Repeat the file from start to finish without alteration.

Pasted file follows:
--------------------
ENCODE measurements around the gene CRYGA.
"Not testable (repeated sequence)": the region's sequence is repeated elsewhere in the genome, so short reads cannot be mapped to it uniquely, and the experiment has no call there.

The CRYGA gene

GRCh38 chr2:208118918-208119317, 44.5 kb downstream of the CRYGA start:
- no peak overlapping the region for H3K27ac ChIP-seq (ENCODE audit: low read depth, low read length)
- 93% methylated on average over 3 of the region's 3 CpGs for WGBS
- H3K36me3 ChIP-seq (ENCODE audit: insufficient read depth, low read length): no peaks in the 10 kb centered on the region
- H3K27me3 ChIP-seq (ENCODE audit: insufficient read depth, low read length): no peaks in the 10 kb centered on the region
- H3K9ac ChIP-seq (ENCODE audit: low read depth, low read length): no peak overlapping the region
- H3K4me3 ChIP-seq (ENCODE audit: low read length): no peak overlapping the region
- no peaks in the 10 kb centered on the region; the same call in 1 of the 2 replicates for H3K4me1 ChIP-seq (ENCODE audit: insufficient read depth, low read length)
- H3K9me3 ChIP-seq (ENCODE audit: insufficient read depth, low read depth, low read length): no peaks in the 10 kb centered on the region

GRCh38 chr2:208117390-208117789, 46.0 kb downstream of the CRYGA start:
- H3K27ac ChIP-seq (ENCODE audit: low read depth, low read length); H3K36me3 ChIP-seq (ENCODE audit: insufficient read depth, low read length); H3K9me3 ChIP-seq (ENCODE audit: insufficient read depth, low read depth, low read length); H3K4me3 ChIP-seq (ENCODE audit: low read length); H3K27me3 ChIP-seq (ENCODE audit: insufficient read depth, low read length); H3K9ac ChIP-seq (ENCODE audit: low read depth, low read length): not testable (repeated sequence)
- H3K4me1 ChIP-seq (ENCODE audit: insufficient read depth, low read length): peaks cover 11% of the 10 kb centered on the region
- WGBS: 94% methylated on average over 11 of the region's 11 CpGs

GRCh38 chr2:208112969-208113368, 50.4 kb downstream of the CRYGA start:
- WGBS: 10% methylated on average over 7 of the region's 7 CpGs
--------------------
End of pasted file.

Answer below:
ENCODE measurements around the gene CRYGA.
"Not testable (repeated sequence)": the region's sequence is repeated elsewhere in the genome, so short reads cannot be mapped to it uniquely, and the experiment has no call there.

The CRYGA gene

GRCh38 chr2:208118918-208119317, 44.5 kb downstream of the CRYGA start:
- no peak overlapping the region for H3K27ac ChIP-seq (ENCODE audit: low read depth, low read length)
- 93% methylated on average over 3 of the region's 3 CpGs for WGBS
- H3K36me3 ChIP-seq (ENCODE audit: insufficient read depth, low read length): no peaks in the 10 kb centered on the region
- H3K27me3 ChIP-seq (ENCODE audit: insufficient read depth, low read length): no peaks in the 10 kb centered on the region
- H3K9ac ChIP-seq (ENCODE audit: low read depth, low read length): no peak overlapping the region
- H3K4me3 ChIP-seq (ENCODE audit: low read length): no peak overlapping the region
- no peaks in the 10 kb centered on the region; the same call in 1 of the 2 replicates for H3K4me1 ChIP-seq (ENCODE audit: insufficient read depth, low read length)
- H3K9me3 ChIP-seq (ENCODE audit: insufficient read depth, low read depth, low read length): no peaks in the 10 kb centered on the region

GRCh38 chr2:208117390-208117789, 46.0 kb downstream of the CRYGA start:
- H3K27ac ChIP-seq (ENCODE audit: low read depth, low read length); H3K36me3 ChIP-seq (ENCODE audit: insufficient read depth, low read length); H3K9me3 ChIP-seq (ENCODE audit: insufficient read depth, low read depth, low read length); H3K4me3 ChIP-seq (ENCODE audit: low read length); H3K27me3 ChIP-seq (ENCODE audit: insufficient read depth, low read length); H3K9ac ChIP-seq (ENCODE audit: low read depth, low read length): not testable (repeated sequence)
- H3K4me1 ChIP-seq (ENCODE audit: insufficient read depth, low read length): peaks cover 11% of the 10 kb centered on the region
- WGBS: 94% methylated on average over 11 of the region's 11 CpGs

GRCh38 chr2:208112969-208113368, 50.4 kb downstream of the CRYGA start:
- WGBS: 10% methylated on average over 7 of the region's 7 CpGs